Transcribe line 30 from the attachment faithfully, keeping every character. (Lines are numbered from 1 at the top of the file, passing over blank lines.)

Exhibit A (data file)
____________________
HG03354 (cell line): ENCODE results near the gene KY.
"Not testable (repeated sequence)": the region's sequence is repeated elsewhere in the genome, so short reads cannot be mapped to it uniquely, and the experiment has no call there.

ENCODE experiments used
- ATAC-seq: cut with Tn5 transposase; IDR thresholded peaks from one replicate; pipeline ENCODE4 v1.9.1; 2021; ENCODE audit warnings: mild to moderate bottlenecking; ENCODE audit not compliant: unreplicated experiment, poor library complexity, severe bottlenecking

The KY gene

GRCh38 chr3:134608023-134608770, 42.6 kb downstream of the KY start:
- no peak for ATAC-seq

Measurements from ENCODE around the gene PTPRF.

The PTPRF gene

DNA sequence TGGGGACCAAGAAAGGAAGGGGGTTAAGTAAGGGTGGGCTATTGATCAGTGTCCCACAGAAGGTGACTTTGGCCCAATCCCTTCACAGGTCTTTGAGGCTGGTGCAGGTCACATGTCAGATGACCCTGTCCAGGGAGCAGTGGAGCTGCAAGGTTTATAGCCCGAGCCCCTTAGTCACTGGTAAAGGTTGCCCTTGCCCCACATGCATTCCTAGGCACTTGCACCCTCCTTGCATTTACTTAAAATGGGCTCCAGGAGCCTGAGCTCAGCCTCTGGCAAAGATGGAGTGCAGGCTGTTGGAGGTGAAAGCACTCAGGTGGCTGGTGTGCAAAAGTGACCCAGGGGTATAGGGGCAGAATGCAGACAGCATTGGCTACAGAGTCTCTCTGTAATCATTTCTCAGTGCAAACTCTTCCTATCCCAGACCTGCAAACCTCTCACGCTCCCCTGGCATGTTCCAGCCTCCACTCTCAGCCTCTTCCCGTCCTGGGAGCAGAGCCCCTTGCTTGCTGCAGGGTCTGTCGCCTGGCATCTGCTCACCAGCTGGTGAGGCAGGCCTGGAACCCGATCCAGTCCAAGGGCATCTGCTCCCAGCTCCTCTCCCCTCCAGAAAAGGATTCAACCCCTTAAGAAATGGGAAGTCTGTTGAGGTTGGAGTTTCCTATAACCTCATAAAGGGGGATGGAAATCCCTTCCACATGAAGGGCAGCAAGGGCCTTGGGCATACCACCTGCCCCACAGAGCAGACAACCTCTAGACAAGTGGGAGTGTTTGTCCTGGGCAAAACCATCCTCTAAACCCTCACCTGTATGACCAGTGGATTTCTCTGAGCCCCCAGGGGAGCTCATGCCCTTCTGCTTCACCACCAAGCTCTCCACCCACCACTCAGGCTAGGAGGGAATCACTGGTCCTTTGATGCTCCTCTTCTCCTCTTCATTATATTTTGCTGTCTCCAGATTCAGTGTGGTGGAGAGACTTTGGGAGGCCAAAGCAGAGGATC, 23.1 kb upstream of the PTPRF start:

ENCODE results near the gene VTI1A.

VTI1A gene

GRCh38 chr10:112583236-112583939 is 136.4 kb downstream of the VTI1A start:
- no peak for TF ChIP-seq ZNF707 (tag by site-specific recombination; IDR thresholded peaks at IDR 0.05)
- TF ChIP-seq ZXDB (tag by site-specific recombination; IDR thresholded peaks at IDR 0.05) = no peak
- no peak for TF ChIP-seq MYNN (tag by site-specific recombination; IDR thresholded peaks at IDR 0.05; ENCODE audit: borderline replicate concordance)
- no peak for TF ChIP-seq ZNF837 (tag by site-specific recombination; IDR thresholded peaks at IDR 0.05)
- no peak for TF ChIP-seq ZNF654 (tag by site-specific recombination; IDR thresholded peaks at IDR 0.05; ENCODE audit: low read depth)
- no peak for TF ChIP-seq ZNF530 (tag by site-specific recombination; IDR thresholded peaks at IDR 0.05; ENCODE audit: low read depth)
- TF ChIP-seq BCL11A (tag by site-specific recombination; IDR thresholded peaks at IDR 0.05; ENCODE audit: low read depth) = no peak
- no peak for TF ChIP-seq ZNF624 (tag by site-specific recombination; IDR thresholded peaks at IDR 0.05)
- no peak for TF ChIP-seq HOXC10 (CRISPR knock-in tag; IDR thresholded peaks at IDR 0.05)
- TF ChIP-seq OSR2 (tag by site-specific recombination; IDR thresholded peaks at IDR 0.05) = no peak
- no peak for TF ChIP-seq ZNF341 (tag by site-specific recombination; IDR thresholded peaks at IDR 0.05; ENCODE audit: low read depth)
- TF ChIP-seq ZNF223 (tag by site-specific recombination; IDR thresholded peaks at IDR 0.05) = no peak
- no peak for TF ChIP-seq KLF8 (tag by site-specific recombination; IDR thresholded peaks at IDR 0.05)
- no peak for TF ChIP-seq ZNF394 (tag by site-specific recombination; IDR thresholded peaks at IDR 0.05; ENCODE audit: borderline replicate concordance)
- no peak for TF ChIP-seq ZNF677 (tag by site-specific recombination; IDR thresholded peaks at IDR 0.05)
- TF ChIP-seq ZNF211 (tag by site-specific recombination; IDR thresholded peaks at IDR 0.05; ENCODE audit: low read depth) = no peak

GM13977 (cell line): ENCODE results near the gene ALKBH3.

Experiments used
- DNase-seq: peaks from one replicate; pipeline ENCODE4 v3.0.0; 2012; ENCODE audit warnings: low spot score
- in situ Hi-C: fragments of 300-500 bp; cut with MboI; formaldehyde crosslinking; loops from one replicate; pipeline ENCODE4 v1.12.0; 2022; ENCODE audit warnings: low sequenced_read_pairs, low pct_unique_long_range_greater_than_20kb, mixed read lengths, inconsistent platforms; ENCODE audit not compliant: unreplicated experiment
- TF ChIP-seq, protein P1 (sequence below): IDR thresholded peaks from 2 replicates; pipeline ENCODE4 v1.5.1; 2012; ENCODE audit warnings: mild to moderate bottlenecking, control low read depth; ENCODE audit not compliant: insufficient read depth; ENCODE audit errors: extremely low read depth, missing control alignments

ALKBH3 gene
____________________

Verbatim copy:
GM13977 (cell line): ENCODE results near the gene ALKBH3.